Movie Review — “Annabelle: Creation”


“Annabelle: Creation” back-engineers the tale of the demonically possessed doll — the latest version of a demonically possessed doll — into an origin story that is a veritable grab-bag of terror.

The director of the simpler and superior “Lights Out” takes his best shot at making us quake, jump or recoil at demons, dolls, scarecrows and puppets. But while David F. Sandberg uses his silences well and doles out the early chills like a doctor worried we’ll get hooked on thrills, that grab bag is mostly stuffed with cliches. And if we’re talking back to the screen, as audiences often do at horror pictures, it’s because we’re two steps ahead of the plot and trying to hurry this lumbering beast along, or correct its lapses in logic or its anachronisms.

In the 1940s, a little girl named “Bee” is killed in a motoring accident. Her mother (Miranda Otto) grieves, and her taciturn doll-maker dad (Anthony LaPaglia) will never make another doll.

But years later, with his wife an invalid at their remote Southern California farmhouse, Dollmaker Sam invites the Catholic Church to set up a mini-orphanage in their home.

The half-dozen little girls under the care of Sister Charlotte (Stephanie Sigman) love having all this space. But there are a lot of shadows there, and a locked room with a spooky dollhouse and a closet holding an even spookier doll.

The teens are creeped-out, but the young polio victim Janice (Talitha Bateman) lets her curiosity get the better of her and her best bud, Linda (Lulu Wilson).  They’re the first to connect the doll dots.

An “I can’t stay here” followed by “We need to leave” falls on the nun’s deaf ears. She hasn’t noticed how naturally creepy those two little girls are to start with.

So naturally, all hell breaks loose.

Sandberg opens the picture with a couple of dazzling camera moves and disorienting crane shots, and then settles down on the penny plain effects that work in most horror pictures. Shadows that spread, taloned fingers that reach out of the dark, a well you shouldn’t look down and a beneath-the-stairs hiding place you shouldn’t hide in are all classic horror tropes.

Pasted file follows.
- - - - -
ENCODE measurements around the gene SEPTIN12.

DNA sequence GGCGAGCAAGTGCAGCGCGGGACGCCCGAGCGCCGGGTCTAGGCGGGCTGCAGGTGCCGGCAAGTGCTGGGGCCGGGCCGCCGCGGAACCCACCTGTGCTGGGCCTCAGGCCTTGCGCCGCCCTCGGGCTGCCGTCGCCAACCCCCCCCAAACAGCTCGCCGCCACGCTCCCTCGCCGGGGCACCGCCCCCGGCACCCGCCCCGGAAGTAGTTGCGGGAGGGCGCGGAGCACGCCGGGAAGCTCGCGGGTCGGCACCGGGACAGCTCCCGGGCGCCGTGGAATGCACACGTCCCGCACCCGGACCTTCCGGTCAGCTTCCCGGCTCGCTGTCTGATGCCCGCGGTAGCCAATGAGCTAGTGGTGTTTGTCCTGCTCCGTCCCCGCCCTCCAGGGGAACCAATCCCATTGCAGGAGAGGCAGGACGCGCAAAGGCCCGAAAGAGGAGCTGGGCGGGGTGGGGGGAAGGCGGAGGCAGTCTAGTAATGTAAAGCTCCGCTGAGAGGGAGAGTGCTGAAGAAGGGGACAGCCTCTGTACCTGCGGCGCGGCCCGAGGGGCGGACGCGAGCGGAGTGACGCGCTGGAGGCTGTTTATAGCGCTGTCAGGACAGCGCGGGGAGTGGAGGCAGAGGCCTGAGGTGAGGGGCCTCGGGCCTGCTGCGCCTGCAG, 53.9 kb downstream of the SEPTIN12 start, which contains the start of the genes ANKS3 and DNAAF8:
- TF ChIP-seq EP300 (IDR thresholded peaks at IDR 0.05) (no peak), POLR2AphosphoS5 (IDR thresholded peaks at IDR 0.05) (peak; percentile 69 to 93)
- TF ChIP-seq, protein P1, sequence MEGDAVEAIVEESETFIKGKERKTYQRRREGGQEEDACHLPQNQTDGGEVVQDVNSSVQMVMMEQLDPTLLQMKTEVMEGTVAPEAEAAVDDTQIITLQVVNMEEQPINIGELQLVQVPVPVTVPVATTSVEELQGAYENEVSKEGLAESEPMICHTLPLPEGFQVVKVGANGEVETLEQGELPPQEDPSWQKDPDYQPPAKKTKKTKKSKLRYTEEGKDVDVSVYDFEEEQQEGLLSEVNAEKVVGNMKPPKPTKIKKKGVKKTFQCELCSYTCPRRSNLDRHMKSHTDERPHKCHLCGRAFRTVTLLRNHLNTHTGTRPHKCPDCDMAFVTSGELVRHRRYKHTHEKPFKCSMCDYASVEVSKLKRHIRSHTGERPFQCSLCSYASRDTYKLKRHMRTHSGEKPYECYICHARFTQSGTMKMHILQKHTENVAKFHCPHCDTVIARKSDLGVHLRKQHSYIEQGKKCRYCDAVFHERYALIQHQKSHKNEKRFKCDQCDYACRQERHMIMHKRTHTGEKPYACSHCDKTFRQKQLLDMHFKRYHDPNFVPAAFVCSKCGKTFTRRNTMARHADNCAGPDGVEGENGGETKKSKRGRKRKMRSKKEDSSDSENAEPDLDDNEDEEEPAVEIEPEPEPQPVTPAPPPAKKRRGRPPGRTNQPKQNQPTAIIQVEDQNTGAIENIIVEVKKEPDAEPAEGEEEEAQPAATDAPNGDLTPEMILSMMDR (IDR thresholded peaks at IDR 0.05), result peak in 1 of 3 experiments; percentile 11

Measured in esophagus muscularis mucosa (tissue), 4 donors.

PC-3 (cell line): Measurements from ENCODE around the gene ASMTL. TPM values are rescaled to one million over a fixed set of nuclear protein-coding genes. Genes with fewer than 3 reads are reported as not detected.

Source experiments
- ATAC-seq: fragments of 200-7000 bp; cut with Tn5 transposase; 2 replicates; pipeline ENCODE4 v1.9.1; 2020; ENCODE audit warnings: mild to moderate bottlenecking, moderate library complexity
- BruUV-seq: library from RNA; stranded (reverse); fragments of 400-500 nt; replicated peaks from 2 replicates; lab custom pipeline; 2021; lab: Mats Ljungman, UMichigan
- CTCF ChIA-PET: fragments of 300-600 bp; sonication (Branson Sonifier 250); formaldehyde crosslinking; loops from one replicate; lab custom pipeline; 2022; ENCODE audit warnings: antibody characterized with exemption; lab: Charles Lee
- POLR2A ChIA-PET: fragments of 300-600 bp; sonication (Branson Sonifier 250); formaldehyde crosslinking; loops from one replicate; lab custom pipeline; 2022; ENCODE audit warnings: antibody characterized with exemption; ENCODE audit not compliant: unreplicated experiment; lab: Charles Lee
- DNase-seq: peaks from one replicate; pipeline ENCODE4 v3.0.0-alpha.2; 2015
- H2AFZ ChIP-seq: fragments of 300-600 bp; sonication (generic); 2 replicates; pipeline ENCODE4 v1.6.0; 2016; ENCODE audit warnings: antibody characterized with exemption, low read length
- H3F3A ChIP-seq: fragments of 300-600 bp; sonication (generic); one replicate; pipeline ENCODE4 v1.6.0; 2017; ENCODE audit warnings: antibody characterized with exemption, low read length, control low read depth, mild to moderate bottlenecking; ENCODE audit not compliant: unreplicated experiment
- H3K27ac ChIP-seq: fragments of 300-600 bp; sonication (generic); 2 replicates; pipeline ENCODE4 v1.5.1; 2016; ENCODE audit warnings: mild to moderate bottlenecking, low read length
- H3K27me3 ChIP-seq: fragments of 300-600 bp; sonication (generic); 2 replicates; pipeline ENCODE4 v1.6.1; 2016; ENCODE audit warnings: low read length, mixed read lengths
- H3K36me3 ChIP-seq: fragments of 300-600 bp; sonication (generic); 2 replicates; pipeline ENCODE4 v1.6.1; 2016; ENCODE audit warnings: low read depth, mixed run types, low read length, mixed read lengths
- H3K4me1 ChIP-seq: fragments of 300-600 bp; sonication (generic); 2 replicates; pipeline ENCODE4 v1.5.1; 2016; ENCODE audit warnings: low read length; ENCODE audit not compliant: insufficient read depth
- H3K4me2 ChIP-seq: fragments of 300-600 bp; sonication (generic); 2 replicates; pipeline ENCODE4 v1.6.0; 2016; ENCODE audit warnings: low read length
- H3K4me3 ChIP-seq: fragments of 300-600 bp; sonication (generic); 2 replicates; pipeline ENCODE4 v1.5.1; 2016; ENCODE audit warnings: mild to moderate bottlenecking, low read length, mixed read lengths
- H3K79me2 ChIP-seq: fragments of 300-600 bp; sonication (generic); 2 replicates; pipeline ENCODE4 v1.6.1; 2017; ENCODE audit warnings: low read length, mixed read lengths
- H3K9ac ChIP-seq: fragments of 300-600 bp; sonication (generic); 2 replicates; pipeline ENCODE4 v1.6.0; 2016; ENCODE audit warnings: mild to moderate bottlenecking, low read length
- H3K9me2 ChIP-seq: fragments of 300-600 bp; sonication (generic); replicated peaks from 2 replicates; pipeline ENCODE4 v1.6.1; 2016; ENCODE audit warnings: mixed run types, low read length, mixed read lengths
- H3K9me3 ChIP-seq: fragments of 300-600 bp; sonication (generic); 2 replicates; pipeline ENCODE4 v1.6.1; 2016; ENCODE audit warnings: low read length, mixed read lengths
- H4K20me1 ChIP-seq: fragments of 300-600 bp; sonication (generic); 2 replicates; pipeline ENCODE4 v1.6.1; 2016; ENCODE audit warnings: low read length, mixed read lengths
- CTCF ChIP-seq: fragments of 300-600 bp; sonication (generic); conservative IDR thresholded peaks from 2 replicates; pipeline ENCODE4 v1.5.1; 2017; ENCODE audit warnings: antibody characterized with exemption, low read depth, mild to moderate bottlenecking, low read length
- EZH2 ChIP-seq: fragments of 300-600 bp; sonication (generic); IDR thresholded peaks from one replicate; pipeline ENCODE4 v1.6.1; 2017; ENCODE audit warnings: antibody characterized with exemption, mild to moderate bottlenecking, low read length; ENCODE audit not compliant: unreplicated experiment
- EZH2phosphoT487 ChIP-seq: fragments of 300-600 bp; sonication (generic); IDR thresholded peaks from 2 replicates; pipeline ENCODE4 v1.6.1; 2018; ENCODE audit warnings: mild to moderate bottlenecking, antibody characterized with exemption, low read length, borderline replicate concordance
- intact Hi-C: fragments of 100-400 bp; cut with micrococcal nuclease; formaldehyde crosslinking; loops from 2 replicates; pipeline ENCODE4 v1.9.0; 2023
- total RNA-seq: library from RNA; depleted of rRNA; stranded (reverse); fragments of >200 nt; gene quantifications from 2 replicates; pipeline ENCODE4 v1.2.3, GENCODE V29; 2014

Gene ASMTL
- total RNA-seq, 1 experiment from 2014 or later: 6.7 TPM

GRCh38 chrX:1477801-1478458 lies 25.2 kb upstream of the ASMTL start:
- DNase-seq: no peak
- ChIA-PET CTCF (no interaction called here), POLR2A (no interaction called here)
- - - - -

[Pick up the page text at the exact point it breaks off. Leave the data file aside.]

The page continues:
As indeed is the idea of a demonic doll. From “Twilight Zone” to “Chucky” to “Treehouse of Terror,” we’ve been treated to all manner of manikin monsters. Usually they talk.

Producer James Wan commissioned screenwriter Gary Dauberman to fold this tale back into “The Conjuring” universe, the many spooky hoaxes of ghostbusters/book-hustlers Lorraine and Ed “Amityville” Warren. The result is a clockwork horror picture where the trains run on time and the attempted frights arrive in their turn. There’s just too little that’s novel and even less that’s scary.

If you can’t get more than just a taste of terror from throwing half a dozen orphans into a haunted house, maybe your “universe” isn’t expanding at all and your “Creation” has run its course.


MPAA Rating: R for horror violence and terror.

Cast:  Talitha Bateman, Lulu Wilson, Stephanie Sigman, Anthony LaPaglia, Miranda Otto

Credits:Directed by David F. Sandberg, script by  Gary Dauberman. A Warner Brothers/New Line release.

Running time: 1:48

About Roger Moore

Movie Critic, formerly with McClatchy-Tribune News Service, Orlando Sentinel, published in Spin Magazine, The World and now published here, Orlando Magazine, Autoweek Magazine
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